Christian Tradition And Its Effect On Violence Essay

1428 Words6 Pages
In the Christian Tradition, there are instances in which the use of violence is justifiable. Before 313 A.D, Christians have followed the traditional pacifist view to not support the use of violence and the state’s use of war, even if the use of war is to reject tyranny, solve conflict, and advance peace. However, Christian’s attitudes toward violence and war began to change when Constantine issued the Edict of Milan in 313 A.D. With this change in attitude, the Christian just war theory developed after Rome was invaded by the Visigoths in 410 A.D. The first instance when the use of violence was justifiable was examined in the New Testament. The New Testament contradicted the chapter of Luke about the Sermon on the plain and beatitudes, which argued that Christians are not justified in using the tool of war to promote peace. If you are hated your response should be to love and embrace the violent-doer and allow the enemy to impose violence onto you. In contrast, the New Testament embraced the use of the sword, as Jesus did when he commanded the disciples to buy swords and drive the money-changers out of the temple with a sword. These Medieval Christians were imitating Christ role’s and argues for the use of violence.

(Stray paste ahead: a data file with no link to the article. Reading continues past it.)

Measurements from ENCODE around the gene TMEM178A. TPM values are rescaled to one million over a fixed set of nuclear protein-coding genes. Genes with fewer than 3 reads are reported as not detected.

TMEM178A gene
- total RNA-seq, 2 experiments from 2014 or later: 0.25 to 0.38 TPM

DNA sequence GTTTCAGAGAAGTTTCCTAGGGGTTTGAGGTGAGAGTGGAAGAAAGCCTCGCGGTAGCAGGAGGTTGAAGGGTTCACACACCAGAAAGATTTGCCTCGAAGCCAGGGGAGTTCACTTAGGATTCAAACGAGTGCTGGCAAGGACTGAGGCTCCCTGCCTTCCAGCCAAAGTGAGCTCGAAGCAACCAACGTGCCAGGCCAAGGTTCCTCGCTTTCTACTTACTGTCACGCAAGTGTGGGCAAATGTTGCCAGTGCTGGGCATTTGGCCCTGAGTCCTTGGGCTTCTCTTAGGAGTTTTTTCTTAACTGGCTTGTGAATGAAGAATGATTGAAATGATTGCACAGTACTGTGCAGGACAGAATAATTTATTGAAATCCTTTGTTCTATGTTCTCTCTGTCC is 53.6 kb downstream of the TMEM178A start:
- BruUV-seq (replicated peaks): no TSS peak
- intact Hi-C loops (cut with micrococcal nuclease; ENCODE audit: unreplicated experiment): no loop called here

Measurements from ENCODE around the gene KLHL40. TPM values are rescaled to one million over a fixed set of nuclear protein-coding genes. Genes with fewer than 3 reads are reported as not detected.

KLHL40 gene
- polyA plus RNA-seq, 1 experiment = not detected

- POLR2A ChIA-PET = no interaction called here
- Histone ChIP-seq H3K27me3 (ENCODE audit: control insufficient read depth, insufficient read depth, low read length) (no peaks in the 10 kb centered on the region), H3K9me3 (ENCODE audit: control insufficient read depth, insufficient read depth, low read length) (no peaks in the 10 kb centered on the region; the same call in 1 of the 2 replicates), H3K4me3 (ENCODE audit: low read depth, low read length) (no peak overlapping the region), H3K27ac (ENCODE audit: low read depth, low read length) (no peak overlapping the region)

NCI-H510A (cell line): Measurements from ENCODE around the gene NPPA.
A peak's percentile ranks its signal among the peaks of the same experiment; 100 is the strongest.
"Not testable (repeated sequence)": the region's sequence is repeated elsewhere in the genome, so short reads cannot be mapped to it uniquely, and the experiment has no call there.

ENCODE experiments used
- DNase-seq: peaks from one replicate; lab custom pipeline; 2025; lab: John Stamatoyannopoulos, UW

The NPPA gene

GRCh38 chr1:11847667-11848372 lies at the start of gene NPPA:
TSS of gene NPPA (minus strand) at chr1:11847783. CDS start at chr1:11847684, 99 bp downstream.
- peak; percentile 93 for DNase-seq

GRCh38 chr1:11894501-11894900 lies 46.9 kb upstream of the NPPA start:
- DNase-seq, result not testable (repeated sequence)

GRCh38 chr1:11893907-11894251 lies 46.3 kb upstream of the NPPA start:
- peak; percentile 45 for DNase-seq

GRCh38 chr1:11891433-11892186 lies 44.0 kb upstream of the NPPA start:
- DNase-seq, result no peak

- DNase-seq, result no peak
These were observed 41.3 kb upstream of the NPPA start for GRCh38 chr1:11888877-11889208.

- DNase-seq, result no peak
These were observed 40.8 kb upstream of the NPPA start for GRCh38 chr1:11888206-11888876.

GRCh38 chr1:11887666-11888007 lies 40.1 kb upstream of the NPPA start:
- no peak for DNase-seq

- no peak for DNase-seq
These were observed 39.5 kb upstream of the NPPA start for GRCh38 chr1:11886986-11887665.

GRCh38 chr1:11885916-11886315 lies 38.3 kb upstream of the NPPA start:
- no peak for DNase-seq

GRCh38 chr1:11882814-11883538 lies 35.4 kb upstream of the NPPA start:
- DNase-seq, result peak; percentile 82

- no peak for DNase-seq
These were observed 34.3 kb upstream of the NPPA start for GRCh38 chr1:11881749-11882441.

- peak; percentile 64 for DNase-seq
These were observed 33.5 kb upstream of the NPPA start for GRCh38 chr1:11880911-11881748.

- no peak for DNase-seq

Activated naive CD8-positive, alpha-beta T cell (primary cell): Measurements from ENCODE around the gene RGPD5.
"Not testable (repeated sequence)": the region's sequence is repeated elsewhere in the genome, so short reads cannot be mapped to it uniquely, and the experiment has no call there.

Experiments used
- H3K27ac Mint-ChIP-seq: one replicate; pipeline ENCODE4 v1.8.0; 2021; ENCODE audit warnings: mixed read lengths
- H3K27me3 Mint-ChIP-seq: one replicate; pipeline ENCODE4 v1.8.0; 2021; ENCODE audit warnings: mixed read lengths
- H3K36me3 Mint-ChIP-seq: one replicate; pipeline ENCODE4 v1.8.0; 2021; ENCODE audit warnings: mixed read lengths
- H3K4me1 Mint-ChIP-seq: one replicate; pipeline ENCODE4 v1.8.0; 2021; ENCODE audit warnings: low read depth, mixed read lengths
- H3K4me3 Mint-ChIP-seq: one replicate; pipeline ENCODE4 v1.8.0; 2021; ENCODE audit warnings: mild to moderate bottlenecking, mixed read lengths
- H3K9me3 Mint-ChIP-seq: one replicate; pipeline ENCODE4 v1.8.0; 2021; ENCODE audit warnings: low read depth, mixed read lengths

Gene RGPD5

This led to the just war theory, which is another instance when the use of violence is justifiable. The just war theory argues that in some instances the use of violence is justifiable. Love may be primarily of morality but force, such as war which is state
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